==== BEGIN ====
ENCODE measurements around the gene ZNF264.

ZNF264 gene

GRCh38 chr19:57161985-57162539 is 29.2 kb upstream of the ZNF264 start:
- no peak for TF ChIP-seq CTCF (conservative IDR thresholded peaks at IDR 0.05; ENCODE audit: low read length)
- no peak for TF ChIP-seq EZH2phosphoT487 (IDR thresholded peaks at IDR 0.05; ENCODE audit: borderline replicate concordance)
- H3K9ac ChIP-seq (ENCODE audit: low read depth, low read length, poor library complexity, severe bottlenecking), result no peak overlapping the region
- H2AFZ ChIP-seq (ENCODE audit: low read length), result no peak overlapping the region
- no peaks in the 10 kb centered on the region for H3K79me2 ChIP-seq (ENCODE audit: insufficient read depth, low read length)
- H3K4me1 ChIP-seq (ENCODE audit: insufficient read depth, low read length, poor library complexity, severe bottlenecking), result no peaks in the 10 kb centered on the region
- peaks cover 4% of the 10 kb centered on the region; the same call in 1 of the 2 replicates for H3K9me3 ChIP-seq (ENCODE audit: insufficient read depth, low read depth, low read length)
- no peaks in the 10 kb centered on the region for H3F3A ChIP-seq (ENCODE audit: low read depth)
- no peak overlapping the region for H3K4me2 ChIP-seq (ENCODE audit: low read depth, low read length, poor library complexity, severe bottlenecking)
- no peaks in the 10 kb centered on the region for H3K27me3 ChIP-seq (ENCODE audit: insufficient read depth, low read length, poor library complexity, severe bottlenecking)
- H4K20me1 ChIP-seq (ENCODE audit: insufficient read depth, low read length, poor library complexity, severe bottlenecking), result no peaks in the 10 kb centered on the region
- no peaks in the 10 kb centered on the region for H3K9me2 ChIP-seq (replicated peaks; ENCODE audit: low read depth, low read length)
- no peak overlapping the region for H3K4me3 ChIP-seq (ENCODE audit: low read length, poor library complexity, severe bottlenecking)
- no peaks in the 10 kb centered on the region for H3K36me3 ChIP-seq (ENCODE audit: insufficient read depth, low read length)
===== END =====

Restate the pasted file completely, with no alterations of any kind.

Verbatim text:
ENCODE measurements around the gene ZNF264.

ZNF264 gene

GRCh38 chr19:57161985-57162539 is 29.2 kb upstream of the ZNF264 start:
- no peak for TF ChIP-seq CTCF (conservative IDR thresholded peaks at IDR 0.05; ENCODE audit: low read length)
- no peak for TF ChIP-seq EZH2phosphoT487 (IDR thresholded peaks at IDR 0.05; ENCODE audit: borderline replicate concordance)
- H3K9ac ChIP-seq (ENCODE audit: low read depth, low read length, poor library complexity, severe bottlenecking), result no peak overlapping the region
- H2AFZ ChIP-seq (ENCODE audit: low read length), result no peak overlapping the region
- no peaks in the 10 kb centered on the region for H3K79me2 ChIP-seq (ENCODE audit: insufficient read depth, low read length)
- H3K4me1 ChIP-seq (ENCODE audit: insufficient read depth, low read length, poor library complexity, severe bottlenecking), result no peaks in the 10 kb centered on the region
- peaks cover 4% of the 10 kb centered on the region; the same call in 1 of the 2 replicates for H3K9me3 ChIP-seq (ENCODE audit: insufficient read depth, low read depth, low read length)
- no peaks in the 10 kb centered on the region for H3F3A ChIP-seq (ENCODE audit: low read depth)
- no peak overlapping the region for H3K4me2 ChIP-seq (ENCODE audit: low read depth, low read length, poor library complexity, severe bottlenecking)
- no peaks in the 10 kb centered on the region for H3K27me3 ChIP-seq (ENCODE audit: insufficient read depth, low read length, poor library complexity, severe bottlenecking)
- H4K20me1 ChIP-seq (ENCODE audit: insufficient read depth, low read length, poor library complexity, severe bottlenecking), result no peaks in the 10 kb centered on the region
- no peaks in the 10 kb centered on the region for H3K9me2 ChIP-seq (replicated peaks; ENCODE audit: low read depth, low read length)
- no peak overlapping the region for H3K4me3 ChIP-seq (ENCODE audit: low read length, poor library complexity, severe bottlenecking)
- no peaks in the 10 kb centered on the region for H3K36me3 ChIP-seq (ENCODE audit: insufficient read depth, low read length)